I want to walk into my week excited about the adventure that is life. Alive and alert to possibility. Looking through a lens of love, seeing beauty wherever I look.
But that’s not the way I feel now. Right now, I feel weighed down by mistakes, lacking in energy and all too aware of my failings.
My idealistic vision of the joyful life seems to only exist in a memory of a time gone by, and in a hope for what the future will be. For me, the present moment very rarely radiates this glow.
But surely it’s possible.
One thing I know; we cannot wait for a change in circumstances. The here and now, whatever that looks like, is all we have.
Joy like fresco
Fresco is a style of painting used by the likes of Michelangelo, where watercolours are applied to wet plaster so that the colours penetrate the plaster, becoming one with the plaster as it dries.
We try to paint our lives with colours that cover the surface, but inwardly, we’re unaffected. We might have all the ingredients for what should make a happy life, but they don’t touch the core of who we are.
The colour of our lives must be integral to who we are, mixed into our very make-up.
If we’re going to know real and lasting joy, our hearts must be receptive, like wet plaster, to the inner working of the Joy-Giver.
A joy that runs all the way through
Think of the most vibrant people you know. What is it they have in common? Where does their zest for life come from?
I think integrity has a lot to do with it. Who they are is not painted on. It’s painted in. They do what they do for simple, pure reasons. They’re not trying to manufacture something that isn’t really there.
What they say, is what they do, is who they are. Who they are on the outside runs all the way through them.
I don’t want to live a fake life. If I’m going to know joy, it has to be genuine.
Treat the present moment as one worth fully participating in
The situations we find ourselves in each day are opportunities that, if we’re willing, God uses to shape us into the people He wants us to be.
Be observant, and we can begin to see things from His perspective.
The truth is, that when we’re sensitive to all that is going on around us, a lot of it isn’t so good. Maybe that’s why we find ourselves wanting to tune out so often. It’s hard to be joyful when circumstances are not.
Yet joy is possible when it isn’t painted on. When it goes deep.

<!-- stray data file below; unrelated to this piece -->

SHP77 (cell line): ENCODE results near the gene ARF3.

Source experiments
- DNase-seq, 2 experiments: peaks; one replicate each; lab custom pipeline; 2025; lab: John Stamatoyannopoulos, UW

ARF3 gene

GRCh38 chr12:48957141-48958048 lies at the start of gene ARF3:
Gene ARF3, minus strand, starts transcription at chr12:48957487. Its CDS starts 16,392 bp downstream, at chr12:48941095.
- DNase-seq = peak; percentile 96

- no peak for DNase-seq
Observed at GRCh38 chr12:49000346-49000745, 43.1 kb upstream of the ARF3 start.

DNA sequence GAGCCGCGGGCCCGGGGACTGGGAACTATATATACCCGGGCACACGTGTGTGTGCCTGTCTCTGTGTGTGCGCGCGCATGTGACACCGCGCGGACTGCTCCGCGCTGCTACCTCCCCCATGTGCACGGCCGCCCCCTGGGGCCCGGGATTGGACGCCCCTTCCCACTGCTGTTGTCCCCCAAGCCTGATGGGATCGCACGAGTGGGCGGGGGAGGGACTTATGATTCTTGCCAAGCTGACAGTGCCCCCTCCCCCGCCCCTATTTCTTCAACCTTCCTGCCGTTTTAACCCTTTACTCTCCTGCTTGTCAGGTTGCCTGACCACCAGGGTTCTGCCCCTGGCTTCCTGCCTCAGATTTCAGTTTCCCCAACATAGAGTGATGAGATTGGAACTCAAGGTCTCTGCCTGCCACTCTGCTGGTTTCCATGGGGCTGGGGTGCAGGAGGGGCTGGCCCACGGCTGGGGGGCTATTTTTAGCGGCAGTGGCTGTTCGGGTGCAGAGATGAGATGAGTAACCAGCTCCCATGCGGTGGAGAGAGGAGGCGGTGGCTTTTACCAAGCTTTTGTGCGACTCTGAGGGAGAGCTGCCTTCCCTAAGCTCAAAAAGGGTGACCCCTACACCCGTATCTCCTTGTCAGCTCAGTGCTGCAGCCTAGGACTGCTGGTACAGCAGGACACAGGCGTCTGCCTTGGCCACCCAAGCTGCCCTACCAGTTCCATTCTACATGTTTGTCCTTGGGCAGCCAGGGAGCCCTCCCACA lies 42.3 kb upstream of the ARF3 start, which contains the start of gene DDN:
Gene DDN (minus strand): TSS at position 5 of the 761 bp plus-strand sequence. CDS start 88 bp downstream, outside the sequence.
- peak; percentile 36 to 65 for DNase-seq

James chapter 1 verse 2 is startling: “Consider it pure joy, my brothers and sisters, whenever you face trials of many kinds.”
It doesn’t seem to make sense. How can we think of the tough times we face as something to be joyful about.
The next two verses explain. “…because you know that the testing of your faith produces perseverance. Let perseverance finish its work so that you may be mature and complete, not lacking anything.”
Well worth it
James is saying that our aim should be to grow to full maturity in Christ. Then, we won’t be lacking anything. Imagine that feeling of being complete!
That’s a goal worth striving for, but we all have a long way to go, and growth isn’t usually pleasant.
Yet the slow warming of ourselves as we sit by the fire of Christ, in prayerful living, thaws the coldness hidden in our hearts.
Face to face with our broken souls, we can’t run. We must let the grace of God change us.
It is as we become aware of His purposes in our struggles, and His presence with us through them, that we discover joy.
Just as I put my body through the pain of exercise because I know it’s doing me good, I should see the struggles God allows me to face in life, as making me more like Jesus, and preparing me for the surpassing joy of heaven.
Christ in us, the hope of glory!
Today as you face whatever lies ahead, don’t hide and don’t tune out. Be alert to the vibrant life of Christ that is powerfully working within you through it all.
Tom likes Indian spices, French cars, British drama and Japanese gardens. He goes running nearly everyday, but early in the morning so that he doesn't miss time with his wife and two young kids. In his spare time, Tom is a Special Needs and Technology teacher.